And just when things were going so well!
Late last year, Hyundai’s Genesis division lost the full-time work activities of its design chief, Luc Donckerwolke, due to the onset of a severe illness; then shortly after, its innovative and experienced brand manager, Manfred Fitzgerald, left the company.
|Luc Donckerwolke (L) and Manfred Fitzgerald with Essentia Concept|
Think of Genesis as similar to Toyota’s Lexus project. However, where Toyota pursued its goals with an energized, no-limits approach, Genesis appears to have fallen victim to Korea’s embedded feudal management hierarchy.
I experienced a similar brick wall, when I joined Daewoo Motor in 1994, as it prepared to launch a new car company, and then four brand new cars. My good friend Ing. Dr. Ulrich Bez (arrowed), had been lured away from Europe by Daewoo Chairman, Kim Woo Choong (centre), with not only a big paycheck, but also the irresistible challenge of launching four cars, which were all-new, from the ground up.
Despite being appointed by the ‘Feudal Chief’ (the Chairman), Dr. Bez was continually frustrated by petty jealousies, and undermined by opposing opinions on engineering initiatives and product engineering, by the Korean project managers – who, strongly disagreed with his appointment as Director of Product Development.
They saw his involvement as ‘intervention’, and were too stubborn to recognise that Bez could bring European savvy, experience and know-how to the new products which, in order to be market-competitive, demanded a new approach in vehicle dynamics, build quality and reliability. These were skills and talents sadly lacking in the Daewoo ‘home teams’.
In the case of Genesis, Donckerwolke delivered outstanding new cars, and Fitzgerald proposed a highly innovative approach to creating brand differences, thereby setting Genesis free of the shackles of appearing to be just an ‘upmarket Hyundai’.
|Manfred Fitzgerald teamed Genesis with high-powered global branding agency Centigrade and its innovative U.S. CEO Julie Barnard|
Hyundai’s aspiration was that Genesis would be able to challenge not only the key Asian competitors, but eventually go on to challenge the German Trio, with confidence and product integrity not previously seen in a Korean luxury car.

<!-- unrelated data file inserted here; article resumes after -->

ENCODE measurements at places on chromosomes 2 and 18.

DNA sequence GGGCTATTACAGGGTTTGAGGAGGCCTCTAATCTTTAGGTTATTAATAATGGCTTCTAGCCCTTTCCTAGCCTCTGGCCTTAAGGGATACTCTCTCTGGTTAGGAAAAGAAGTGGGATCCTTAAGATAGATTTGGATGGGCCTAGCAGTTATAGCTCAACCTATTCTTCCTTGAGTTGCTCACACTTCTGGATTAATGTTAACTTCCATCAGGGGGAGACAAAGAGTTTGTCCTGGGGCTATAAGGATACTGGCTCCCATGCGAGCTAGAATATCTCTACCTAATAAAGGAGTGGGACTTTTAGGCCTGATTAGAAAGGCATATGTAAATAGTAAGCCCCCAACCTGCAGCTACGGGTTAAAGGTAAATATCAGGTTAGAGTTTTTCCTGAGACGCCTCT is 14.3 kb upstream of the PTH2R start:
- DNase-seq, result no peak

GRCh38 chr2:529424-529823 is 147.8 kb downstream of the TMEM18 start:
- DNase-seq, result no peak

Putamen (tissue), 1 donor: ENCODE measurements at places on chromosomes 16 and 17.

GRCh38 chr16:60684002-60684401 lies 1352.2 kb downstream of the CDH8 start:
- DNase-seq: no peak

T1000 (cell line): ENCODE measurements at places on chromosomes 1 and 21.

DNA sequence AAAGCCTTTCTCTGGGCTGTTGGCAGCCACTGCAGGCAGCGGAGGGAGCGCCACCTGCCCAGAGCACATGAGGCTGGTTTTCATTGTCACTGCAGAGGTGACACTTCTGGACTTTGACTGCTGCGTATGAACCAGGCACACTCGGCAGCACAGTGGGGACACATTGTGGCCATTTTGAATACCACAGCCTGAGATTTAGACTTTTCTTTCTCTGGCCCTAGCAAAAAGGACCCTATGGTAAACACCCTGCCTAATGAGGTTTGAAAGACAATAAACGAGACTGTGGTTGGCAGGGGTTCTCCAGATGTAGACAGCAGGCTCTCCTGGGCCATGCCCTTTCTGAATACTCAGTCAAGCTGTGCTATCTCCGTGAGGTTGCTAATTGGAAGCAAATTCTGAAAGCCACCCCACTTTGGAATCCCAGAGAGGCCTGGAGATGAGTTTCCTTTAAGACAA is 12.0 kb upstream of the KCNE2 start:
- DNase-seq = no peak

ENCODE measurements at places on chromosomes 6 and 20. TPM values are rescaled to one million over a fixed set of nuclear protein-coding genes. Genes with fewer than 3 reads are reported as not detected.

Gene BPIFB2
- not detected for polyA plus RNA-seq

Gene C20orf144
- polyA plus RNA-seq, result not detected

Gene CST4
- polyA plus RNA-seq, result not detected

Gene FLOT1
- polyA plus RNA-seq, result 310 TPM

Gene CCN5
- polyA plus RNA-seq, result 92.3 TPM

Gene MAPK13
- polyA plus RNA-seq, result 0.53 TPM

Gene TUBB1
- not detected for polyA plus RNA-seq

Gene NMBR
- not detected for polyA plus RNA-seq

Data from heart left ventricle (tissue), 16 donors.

Despite Hyundai’s global success with high volume, lower-cost cars and SUVs, Genesis’ product management and engineering teams are locked in a cultural time-warp, and it appears that internally there remains a lack of understanding of the differences in brand aspirations, and the demand for brand separation, in positioning its Genesis line.
Manfred Fitzgerald and I go way back, when we worked for the Lamborghini and Bentley brands within the VWAG catalogue of both volume and premium marques. We were both working to create a profile, a personality, and a special appeal for the British and Italian marques, which telegraphed to potential customers that these brands deserved a place in the premium luxury pantheon, and serious consideration.
The results speak for themselves. Today both Lamborghini and Bentley are very successful brands for VWAG, and easily maintain their distinct appeal to big spenders in these exclusive market segments.
Understanding the mindset of customers for these cars, was an integral element of the Fitzgerald proposals, if the goals for Genesis were to be reached.
It appears now that the current Genesis team has pulled back from Fitzgerald’s innovative and out-of-left-field marketing concepts, simply because it has no experience whatsoever of operating in this market space, and I also suggest the team is struggling to grasp a detailed understanding of this specialised segment, which is essential - to effectively separate Genesis from Hyundai’s mainstream products.